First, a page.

Work-related injuries can occur in any kind of industry. Though construction injuries account for the vast majority of work accidents, office workers suffer injuries as well despite being in a safe, enclosed environment with injuries such as carpal tunnel, back strains and damage to a spinal disc from lifting. Other causes of injuries in office settings are slip and falls, assaults and from car accidents that are work-related.
Workers’ compensation insurance pays certain benefits for injured workers including medical expenses, temporary disability payments for lost wages and a settlement if you suffered a permanent disability or loss of a vital body function. For workers’ compensation to apply, your injury must have occurred while you were in the course and scope of your employment and have been substantially caused by whatever work task you were engaged in.
If you were injured on the job, consider consulting with a construction injury lawyer to assist you regardless if you are a construction worker, since attorneys in this legal area usually have vast experience dealing with some aspect of serious work injuries on a regular basis.
In any case, here are 10 steps regarding what to do after a work accident if you were injured on the job to ensure you meet reporting requirements and can avoid some of the common excuses employers and insurers use to deny benefits:
- Report your injury to your supervisor as soon as practicable and do so in writing. While an injury like a broken arm or from a slip and fall at work is obvious, some injuries are not so apparent. If you have a repetitive use injury like carpal tunnel or severe back or neck strain, do not delay in reporting your symptoms. For workers who deal with toxic chemicals or in loud environments, a gradual loss of hearing, sight or lung damage is not uncommon. In Massachusetts, if you are unable to work for 5 or more partial or full days because of a work-related injury or illness, report the injury so that your employer can file a Form 101-Employer’s First Report of Injury/Fatality with the Department of Industrial Accidents.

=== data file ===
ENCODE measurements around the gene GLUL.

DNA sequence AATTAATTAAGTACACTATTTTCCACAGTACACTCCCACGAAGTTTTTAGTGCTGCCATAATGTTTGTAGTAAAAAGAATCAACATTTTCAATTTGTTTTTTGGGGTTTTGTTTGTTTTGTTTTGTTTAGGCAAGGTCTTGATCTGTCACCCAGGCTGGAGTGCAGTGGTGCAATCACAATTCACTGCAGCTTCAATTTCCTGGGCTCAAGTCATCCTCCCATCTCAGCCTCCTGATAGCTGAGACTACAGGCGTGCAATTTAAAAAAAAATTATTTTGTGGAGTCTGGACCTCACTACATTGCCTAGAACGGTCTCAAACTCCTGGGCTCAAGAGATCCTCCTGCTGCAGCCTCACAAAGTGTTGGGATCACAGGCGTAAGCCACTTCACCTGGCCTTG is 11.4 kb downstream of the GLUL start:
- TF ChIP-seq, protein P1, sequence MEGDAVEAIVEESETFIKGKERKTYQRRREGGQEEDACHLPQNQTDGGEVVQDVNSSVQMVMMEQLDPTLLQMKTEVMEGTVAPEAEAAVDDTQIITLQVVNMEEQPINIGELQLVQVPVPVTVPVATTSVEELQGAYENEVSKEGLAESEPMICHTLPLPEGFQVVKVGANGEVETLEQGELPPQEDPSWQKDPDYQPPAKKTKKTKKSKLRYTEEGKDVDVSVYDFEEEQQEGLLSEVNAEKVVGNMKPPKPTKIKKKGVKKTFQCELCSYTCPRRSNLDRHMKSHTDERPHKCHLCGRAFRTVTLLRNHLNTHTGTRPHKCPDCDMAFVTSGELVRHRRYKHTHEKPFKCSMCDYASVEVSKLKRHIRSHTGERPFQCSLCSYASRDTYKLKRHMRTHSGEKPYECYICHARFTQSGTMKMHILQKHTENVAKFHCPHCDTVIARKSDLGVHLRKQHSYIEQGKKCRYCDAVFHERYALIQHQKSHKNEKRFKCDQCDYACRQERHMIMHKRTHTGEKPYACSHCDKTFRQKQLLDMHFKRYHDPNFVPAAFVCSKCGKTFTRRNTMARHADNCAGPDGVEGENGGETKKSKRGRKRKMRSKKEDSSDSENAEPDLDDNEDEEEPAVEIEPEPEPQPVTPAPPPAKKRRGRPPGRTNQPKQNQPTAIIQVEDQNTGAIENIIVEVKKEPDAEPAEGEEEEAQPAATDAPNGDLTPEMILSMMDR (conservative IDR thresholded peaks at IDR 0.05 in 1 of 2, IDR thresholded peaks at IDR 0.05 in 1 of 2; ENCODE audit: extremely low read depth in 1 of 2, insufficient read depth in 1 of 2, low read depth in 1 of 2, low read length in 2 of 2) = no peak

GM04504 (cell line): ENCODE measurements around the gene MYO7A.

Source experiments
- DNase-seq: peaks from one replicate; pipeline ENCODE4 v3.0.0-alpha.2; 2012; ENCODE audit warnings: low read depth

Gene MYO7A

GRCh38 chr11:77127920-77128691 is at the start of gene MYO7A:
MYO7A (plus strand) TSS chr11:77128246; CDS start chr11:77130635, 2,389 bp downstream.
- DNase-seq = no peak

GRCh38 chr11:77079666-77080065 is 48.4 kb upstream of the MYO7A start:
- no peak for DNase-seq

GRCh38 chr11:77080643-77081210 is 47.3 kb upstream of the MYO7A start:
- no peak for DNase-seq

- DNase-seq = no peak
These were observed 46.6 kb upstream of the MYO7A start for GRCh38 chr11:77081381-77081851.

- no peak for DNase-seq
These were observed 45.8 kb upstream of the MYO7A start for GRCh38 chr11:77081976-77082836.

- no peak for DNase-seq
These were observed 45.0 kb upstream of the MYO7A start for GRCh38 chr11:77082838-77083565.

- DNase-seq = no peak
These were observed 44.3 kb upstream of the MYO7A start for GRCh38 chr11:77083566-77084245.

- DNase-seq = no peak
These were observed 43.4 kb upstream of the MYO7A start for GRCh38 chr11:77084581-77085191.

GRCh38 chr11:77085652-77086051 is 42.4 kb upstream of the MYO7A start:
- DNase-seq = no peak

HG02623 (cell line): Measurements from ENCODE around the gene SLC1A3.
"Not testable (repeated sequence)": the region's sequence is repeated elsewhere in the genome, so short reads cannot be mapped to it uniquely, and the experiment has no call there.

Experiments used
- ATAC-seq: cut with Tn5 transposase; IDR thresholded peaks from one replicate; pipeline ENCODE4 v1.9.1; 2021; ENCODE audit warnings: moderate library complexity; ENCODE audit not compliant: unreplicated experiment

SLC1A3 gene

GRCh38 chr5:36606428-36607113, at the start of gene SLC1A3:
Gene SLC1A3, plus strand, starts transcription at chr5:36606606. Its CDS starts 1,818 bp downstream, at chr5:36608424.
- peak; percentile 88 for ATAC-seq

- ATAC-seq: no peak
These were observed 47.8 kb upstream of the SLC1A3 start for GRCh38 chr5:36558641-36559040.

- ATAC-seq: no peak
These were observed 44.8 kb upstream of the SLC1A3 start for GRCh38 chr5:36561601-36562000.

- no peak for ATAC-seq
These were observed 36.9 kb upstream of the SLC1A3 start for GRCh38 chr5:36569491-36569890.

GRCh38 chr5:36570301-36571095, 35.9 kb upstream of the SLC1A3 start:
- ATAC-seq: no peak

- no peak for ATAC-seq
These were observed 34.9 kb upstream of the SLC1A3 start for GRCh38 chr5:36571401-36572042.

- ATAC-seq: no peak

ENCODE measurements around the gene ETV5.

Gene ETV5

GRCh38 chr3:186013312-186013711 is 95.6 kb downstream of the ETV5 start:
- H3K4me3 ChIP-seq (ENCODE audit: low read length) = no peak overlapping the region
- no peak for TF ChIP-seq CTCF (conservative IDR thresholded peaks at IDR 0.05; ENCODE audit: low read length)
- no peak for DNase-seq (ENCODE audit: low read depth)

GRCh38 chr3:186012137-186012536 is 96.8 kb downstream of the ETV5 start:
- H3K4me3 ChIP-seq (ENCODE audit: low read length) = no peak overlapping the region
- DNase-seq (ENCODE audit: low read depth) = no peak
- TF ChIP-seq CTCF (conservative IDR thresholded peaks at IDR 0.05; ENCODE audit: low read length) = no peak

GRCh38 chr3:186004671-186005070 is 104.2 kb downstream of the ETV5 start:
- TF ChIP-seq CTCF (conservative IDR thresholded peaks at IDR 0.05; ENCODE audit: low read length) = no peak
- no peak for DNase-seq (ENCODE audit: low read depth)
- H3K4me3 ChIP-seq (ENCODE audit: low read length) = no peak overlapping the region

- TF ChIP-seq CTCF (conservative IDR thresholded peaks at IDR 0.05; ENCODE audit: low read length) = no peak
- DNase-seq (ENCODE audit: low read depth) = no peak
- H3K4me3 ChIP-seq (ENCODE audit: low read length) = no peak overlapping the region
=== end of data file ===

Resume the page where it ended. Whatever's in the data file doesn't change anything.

- Follow up with your supervisor if you have not received copies of an injury report. If you are in a union, report the injury to your steward along with copies of your written report.
- Retain copies of every document given to you after your report the injury.
- Make notes of every conversation or discussion with your supervisor regarding the injury, indicating date, time and place of conversation and the substance of what was said. If witnesses were present, identify them as well.
- Go to the physician to whom your employer sends you. If you seek treatment from your own doctor, your care might not be covered by workers’ compensation and your own provider might claim it should be covered by your employer. Your employer can also assert the injury was not work-related, especially if you had treatment before you reported the injury or illness.
- Be truthful and thorough with the employer’s physician. Though you may feel this doctor is not on your side, you should fully disclose everything about your injury and the sequence or timeline that led to the injury. If you fail to disclose a preexisting condition that may not have been work-related, the insurer can use this to deny you benefits.
- If you are given physical limitations or work restrictions, be sure the doctor writes these down clearly so that there is no misunderstanding about what you cannot do.
- Follow the treatment plan that the doctor prescribes for you and take the medication. If you miss appointments or do not comply, your benefits can end.
- Keep a written diary or log of your daily symptoms, medical appointments, medications and when taken and your progress.
- Consult a construction injury lawyer like Paul Tetzel if your benefits are denied, treatment ends too soon or you feel you are not getting effective treatment.
Most employers are sympathetic to their employees and work with them to get the treatment they need so they can quickly return to work. Unfortunately, there are employers or insurers who feel otherwise and will challenge your claim that you were injured at work or that your injury was in the scope of your employment. Other issues arise when the doctor ends your treatment, releases you back to work too soon or minimizes your restrictions. Knowing what to do after a work accident can prepare you and your attorney if your claim is denied or benefits terminated.
Paul Tetzel has been representing workers regarding work-related injuries involving all types of industries. If you were injured at work, consult with him regarding your claim and the types of benefits to which you are entitled. His representation has resulted in numerous clients getting their workers’ compensation benefits started or restored and in negotiating reasonable and satisfactory settlements.